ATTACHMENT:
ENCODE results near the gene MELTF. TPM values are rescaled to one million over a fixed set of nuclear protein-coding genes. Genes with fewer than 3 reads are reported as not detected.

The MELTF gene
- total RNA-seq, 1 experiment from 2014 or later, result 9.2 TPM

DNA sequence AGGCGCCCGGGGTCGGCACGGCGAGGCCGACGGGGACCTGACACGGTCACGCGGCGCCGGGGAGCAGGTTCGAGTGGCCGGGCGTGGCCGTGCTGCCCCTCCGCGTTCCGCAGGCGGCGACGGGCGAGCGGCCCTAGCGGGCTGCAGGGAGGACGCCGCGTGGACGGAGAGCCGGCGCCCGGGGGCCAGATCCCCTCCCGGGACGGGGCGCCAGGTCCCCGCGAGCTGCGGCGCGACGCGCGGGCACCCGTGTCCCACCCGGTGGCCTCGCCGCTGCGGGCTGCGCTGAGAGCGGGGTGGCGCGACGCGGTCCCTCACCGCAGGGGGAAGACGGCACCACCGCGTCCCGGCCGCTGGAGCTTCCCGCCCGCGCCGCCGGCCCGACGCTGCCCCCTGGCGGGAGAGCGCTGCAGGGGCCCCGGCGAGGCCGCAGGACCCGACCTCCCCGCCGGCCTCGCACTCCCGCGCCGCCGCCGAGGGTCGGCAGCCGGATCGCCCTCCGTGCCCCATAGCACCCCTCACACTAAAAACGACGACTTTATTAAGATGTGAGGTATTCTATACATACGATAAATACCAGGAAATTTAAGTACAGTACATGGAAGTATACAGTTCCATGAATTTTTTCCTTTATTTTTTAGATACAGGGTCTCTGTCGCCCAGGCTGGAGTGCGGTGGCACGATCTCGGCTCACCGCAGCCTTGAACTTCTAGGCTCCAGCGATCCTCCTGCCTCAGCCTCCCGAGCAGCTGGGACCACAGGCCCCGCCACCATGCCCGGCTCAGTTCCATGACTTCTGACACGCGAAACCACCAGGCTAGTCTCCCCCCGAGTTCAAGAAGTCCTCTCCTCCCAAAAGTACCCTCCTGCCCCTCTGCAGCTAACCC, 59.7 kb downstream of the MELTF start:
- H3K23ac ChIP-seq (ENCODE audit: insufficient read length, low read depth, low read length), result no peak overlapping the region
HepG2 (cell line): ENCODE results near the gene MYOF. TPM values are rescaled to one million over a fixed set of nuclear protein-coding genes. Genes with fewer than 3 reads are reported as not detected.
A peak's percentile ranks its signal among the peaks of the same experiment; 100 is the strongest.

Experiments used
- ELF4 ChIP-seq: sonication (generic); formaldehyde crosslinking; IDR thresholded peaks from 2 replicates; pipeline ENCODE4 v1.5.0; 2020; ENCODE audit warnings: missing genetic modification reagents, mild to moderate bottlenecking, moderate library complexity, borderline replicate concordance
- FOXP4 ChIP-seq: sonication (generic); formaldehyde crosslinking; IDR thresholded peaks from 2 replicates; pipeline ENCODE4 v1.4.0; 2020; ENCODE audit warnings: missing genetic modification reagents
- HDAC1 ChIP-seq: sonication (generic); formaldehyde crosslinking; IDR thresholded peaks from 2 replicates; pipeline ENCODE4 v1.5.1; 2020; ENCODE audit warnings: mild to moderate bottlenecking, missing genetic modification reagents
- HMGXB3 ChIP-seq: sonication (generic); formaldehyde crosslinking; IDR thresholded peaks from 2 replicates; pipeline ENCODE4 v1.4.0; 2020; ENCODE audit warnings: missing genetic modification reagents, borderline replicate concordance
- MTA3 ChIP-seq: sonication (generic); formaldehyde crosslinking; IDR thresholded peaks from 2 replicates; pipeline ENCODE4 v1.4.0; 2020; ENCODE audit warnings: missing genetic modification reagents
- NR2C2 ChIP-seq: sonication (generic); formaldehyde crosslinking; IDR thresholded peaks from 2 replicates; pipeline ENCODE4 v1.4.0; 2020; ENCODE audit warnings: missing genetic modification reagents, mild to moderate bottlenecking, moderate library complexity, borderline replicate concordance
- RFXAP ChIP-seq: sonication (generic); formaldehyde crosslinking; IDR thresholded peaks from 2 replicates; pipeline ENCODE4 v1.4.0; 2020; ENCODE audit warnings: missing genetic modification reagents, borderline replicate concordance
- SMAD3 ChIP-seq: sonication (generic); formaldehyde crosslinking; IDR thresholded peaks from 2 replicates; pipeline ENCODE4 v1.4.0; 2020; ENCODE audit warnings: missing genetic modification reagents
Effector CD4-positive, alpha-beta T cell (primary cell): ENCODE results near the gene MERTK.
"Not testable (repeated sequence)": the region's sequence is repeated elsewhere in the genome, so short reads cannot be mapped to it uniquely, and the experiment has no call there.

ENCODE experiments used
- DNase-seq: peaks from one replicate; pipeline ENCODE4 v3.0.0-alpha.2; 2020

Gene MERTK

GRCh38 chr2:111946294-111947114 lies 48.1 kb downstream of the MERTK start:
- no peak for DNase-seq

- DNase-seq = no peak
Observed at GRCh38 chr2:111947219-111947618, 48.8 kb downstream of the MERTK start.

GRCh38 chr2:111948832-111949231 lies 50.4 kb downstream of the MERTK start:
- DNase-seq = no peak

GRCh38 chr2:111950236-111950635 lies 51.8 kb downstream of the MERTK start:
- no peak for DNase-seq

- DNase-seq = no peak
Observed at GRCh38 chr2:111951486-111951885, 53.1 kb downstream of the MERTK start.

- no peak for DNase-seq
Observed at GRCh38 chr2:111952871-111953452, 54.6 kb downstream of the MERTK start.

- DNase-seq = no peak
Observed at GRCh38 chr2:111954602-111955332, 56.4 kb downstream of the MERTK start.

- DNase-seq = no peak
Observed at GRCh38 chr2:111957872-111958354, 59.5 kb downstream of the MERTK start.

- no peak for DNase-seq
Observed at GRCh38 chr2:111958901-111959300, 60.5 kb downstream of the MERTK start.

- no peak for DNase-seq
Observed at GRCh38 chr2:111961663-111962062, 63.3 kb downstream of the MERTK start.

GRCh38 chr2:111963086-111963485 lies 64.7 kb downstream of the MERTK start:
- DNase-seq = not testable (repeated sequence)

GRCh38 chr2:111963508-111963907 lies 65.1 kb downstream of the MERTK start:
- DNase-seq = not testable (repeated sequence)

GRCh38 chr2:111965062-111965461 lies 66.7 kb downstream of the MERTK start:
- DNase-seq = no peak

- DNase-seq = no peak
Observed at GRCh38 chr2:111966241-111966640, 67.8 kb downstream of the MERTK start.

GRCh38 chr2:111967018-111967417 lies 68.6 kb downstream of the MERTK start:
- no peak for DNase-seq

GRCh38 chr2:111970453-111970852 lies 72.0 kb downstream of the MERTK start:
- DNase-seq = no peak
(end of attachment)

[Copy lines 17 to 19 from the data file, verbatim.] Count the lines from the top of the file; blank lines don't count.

Effector CD4-positive, alpha-beta T cell (primary cell): ENCODE results near the gene MERTK.
"Not testable (repeated sequence)": the region's sequence is repeated elsewhere in the genome, so short reads cannot be mapped to it uniquely, and the experiment has no call there.

ENCODE experiments used